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We knew this day would come

Jack has found his way on top of the beams in the kitchen. This wouldn’t be a huge problem — well, other’n the old greasy shit he knocks off the beams onto the work surfaces — but his only path to reach them is up a series of shelves covered in china. So far, no casualties, but I fear for my novelty teapots.

Welcome back! We had a lovely time and we’re trying desperately to hang onto that feeling for a few more days. I went to work this morning, but it was so utterly dead, I’m not sure I’ll repeat the experiment until Friday.

You?

sock it to me

Comments


Comment from dissent555
Time: December 30, 2014, 12:04 am

Regular work days for me today and tomorrow, but was and will be slow as molasses would be out in out current midwestern temperatures.

 


Comment from AliceH
Time: December 30, 2014, 12:57 am

Happy New year, all.

From the last post, I have to say I have an equal but opposite cracker access problem…. Saltiness are everywhere, but Carr’s Water Biscuits (my favorite for cheese and crackers) aren’t, and where they are available the price is too high to justify buying them except as a “treat”.

Anyway, it occurred to me making crackers from couldn’t be too hard, and that proved true after i found and followed a Water Biscuit recipe found online.

All of which is preamble to this Saltine recipe:

SALTINE CRACKERS
2 c. flour
1 tsp. salt
2/3 c. milk
2 tbsp. butter
1/2 tsp. baking soda

Combine the dry ingredients, cut in the butter, then stir in the milk.

Round into a ball and knead for few strokes. Divide dough into several pieces and roll out very thin on a floured board.

Lay sheets on ungreased cookie sheet. Sprinkle with salt and prick with a fork. Cut into 1 1/2 inch squares with a sharp knife or pizza cutter.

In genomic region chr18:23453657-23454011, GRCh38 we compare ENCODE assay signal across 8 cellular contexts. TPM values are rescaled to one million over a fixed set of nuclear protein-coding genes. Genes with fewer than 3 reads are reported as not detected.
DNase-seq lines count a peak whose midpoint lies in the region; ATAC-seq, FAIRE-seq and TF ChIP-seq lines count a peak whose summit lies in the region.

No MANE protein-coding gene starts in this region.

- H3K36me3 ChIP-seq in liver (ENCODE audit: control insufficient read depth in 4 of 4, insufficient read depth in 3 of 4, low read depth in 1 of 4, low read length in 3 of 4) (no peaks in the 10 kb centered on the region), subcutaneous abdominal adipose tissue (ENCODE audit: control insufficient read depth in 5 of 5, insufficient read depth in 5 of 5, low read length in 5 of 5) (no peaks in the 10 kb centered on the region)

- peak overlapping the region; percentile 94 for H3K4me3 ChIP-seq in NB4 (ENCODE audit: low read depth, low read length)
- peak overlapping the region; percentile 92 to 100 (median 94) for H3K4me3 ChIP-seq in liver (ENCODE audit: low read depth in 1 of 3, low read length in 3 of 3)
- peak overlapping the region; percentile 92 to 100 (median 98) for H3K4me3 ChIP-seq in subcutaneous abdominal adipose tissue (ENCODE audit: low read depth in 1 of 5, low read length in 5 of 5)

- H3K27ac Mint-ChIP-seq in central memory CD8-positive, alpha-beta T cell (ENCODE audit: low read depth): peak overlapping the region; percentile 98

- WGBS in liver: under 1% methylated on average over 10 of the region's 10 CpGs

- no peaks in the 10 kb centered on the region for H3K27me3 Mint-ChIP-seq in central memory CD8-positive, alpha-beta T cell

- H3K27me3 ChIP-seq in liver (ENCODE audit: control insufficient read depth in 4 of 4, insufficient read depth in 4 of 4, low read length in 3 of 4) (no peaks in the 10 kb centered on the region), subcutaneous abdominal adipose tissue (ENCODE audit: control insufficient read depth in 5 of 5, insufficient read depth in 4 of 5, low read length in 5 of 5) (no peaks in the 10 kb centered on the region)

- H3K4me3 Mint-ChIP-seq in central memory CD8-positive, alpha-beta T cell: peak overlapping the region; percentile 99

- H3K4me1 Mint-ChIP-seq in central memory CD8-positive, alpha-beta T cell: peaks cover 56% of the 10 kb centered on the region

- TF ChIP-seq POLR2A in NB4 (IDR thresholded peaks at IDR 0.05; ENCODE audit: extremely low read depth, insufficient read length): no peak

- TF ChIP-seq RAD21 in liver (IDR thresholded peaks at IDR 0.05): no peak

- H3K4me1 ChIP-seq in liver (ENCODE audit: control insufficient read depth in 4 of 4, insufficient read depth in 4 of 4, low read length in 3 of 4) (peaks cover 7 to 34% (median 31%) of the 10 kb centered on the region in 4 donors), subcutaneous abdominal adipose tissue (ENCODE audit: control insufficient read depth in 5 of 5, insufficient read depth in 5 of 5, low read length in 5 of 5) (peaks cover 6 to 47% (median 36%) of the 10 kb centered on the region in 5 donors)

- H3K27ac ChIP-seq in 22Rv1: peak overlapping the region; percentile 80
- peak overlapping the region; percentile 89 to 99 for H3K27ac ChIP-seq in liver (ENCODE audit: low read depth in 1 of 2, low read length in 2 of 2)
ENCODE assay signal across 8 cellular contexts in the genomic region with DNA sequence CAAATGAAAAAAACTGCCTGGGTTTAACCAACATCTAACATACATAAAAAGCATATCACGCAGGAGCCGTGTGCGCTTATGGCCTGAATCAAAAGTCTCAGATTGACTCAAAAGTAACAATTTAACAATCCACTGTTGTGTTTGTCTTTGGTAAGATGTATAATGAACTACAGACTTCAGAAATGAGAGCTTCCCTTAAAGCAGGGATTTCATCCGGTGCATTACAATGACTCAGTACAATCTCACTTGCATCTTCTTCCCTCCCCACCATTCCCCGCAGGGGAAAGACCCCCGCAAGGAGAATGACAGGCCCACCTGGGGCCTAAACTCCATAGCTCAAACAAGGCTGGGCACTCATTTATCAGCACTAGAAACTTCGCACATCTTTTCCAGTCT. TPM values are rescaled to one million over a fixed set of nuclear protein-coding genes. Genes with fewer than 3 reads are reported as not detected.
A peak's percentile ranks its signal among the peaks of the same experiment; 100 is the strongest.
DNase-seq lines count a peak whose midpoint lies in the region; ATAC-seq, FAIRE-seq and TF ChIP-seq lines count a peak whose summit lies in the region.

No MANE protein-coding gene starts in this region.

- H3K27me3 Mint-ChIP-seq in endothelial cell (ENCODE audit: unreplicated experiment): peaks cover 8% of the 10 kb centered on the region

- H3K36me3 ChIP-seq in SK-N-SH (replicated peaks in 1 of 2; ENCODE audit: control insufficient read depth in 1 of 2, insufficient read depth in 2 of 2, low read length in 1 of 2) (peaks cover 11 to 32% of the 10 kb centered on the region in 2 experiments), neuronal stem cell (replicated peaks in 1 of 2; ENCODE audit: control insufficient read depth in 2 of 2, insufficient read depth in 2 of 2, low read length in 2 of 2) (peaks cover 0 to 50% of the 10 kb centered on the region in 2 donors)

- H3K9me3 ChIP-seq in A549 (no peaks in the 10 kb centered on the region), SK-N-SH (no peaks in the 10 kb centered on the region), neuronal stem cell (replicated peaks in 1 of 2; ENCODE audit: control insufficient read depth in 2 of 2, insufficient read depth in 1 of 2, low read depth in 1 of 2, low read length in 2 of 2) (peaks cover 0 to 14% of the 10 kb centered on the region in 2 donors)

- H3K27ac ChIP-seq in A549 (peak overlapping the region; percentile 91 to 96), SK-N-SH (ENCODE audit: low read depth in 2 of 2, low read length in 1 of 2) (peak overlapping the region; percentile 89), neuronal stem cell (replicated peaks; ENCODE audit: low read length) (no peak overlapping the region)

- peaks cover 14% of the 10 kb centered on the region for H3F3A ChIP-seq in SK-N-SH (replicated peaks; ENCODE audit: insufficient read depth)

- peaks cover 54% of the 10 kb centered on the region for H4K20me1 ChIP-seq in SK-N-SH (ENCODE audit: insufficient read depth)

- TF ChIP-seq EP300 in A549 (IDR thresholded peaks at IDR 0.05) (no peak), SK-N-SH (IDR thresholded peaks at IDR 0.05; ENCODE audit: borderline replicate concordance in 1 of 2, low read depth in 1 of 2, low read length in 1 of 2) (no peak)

Bake at 375 degrees for 10 to 12 minutes or until lightly browned.

Looks simple. What have you got to lose? 😉

 


Comment from Deborah HH
Time: December 30, 2014, 4:29 am

Stoaty—Remember earthquake wax? aka museum wax or putty. It would secure your pretty teapots against Jack’s explorations. I use it to hold down all sorts of things.

Re: crackers. I’ve never made crackers, but I tried to make flour tortillas one time and they came out like crackers :(

Great photo! He’s very expressive.

 


Comment from Some Vegetable
Time: December 30, 2014, 4:48 am

Ceiling Cat disapproves of your silly affection for pretty teapots.

Beware! He is an angry and vengeful God!*

* Judging from his expression and the fact that he is a cat, but mostly the fact that he is a cat

 


Comment from lauraw
Time: December 30, 2014, 4:54 am

Trouble wears red. Your own fault. Can’t be helped now.

 


Comment from mojo
Time: December 30, 2014, 5:03 am

Yeah, they like to be up high. It’s a cat thing, you wouldn’t understand.

Tucker has routes around the house that rarely touch the floor.

 


Comment from David Gillies
Time: December 30, 2014, 5:23 am